Agility Action!

August 4, 2023

I've had a busy year and the blog has suffered, not because I've had nothing to say but because there hasn't been much free time to say it. I'm very grateful for all the work this year and all the new friends I've made.​ I was privileged to serve as the official photographer for the American Chesapeake Club's National Specialty in October. I was invited to shoot all their associated events, performance as well as conformation. It was my first in-depth experience with this sporting breed and  I was impressed with their temperaments and versatility.​

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DE2A3678-ACC-2015-blogCanon 5D MKIII, 70-200mm 2.8L, ISO 500, 1/5000, f4.0 © 2015 Vicki DeGruy, all rights reserved

The week began with an agility trial that was open to all breeds; along with Chessies, there was a Poodle, Border Collies, Golden Retrievers, a Lab, Malamutes, a rough Collie, Belgian Malinois. Each breed has its own way of working, some are more graceful than others, some disagree with their handlers about how the courses should be run, but they are all enthusiastic! Dogs love agility and their excitement is contagious.

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I love shooting action, the faster it moves the better I like it! Agility presents several challenges to a photographer.  You need a quality lens with a long reach that's able to focus very quickly. Agility dogs are fast, fast, fast, the photographer and camera must be able to keep up with them.  You have to determine where the best action will take place and arrange to be there to capture it, putting yourself in a non-distracting location.  Since agility courses are not designed for photographic convenience, finding such a location that also gives you access to the obstacles you want to shoot can be difficult.   When events are outdoors, the sun can be both enemy and friend as it moves around the course throughout the day.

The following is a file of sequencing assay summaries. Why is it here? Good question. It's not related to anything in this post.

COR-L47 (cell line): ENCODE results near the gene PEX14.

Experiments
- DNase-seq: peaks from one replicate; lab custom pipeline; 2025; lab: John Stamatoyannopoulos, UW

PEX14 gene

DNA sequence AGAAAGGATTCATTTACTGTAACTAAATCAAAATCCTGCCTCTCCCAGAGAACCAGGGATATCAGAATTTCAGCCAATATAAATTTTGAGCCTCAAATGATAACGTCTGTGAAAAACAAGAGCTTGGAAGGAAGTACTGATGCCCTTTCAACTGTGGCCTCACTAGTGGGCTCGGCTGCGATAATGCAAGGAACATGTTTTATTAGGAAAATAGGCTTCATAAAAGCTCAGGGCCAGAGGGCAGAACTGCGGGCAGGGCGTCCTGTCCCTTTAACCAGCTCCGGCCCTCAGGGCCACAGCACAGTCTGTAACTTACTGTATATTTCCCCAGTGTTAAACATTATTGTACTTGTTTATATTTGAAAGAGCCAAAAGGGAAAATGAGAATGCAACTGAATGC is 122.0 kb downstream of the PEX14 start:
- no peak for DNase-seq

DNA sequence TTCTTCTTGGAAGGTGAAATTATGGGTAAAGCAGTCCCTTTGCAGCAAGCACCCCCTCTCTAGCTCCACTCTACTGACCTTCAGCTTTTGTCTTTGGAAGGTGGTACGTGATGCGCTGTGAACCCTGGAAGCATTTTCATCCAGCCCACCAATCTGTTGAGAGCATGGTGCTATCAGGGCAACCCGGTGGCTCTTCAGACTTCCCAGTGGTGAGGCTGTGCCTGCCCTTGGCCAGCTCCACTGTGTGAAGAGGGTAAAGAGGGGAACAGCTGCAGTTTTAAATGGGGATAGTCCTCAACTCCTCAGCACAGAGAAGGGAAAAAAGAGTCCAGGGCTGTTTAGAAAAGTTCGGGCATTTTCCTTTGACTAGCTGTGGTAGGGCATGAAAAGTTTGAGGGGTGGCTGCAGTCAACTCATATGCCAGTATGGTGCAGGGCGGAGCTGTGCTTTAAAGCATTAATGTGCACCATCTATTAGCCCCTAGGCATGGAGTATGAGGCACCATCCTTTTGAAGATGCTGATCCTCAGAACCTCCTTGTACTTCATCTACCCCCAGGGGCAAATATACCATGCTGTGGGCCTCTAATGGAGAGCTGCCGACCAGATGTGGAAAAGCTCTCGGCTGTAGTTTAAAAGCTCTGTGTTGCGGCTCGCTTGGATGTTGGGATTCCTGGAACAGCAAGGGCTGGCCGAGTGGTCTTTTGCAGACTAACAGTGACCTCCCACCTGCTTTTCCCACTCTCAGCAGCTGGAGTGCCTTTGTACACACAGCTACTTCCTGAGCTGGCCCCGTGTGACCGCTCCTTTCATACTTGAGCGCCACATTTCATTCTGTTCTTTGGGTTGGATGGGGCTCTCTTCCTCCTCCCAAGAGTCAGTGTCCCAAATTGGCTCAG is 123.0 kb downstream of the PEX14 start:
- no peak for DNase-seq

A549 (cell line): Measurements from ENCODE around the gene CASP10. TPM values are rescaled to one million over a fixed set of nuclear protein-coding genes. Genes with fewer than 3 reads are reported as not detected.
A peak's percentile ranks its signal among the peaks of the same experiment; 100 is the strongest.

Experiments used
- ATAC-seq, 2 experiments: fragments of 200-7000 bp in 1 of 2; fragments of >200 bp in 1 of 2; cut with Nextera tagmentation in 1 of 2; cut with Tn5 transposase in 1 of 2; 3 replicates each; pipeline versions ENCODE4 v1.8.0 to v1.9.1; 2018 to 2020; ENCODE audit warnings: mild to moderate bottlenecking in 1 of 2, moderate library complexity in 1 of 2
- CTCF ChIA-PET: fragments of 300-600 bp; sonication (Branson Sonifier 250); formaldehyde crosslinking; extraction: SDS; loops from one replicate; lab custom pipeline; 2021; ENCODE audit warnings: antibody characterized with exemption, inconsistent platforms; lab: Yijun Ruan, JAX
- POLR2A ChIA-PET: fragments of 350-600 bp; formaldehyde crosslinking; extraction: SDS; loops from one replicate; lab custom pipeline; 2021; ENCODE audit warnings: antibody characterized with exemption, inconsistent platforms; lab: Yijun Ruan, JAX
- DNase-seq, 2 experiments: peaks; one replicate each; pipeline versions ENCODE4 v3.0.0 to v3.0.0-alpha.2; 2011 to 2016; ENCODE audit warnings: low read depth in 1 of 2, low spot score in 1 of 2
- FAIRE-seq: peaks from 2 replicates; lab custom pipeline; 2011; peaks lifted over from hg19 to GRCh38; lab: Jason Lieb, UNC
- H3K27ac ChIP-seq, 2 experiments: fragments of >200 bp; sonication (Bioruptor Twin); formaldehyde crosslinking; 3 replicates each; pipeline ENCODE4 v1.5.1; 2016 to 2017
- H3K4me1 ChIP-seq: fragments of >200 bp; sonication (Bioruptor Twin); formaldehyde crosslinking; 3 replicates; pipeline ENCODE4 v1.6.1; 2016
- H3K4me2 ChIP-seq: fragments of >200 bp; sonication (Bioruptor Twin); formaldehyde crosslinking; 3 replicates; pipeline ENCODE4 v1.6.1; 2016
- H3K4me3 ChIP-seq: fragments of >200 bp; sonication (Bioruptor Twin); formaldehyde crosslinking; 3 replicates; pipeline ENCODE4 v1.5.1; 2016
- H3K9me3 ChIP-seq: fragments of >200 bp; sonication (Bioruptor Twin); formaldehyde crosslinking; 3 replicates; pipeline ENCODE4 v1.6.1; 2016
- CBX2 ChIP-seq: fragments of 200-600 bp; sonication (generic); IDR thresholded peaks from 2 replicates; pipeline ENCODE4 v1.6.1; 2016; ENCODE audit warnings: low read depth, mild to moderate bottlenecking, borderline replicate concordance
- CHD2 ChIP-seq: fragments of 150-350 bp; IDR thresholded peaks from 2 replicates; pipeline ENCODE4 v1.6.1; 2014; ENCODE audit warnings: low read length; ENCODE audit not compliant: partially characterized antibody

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I like drama in my agility shots, intense expressions, flying ears. Catching the right moment is key, click the shutter a microsecond too soon or too late and you miss it. I've found that it helps not to think too much when I'm shooting action; I do have to concentrate hard on what's in front of me to make sure the subject will be in focus but the actual firing becomes more instinctive than intellectual. My finger knows when it should push the button, as long as my brain doesn't interfere.

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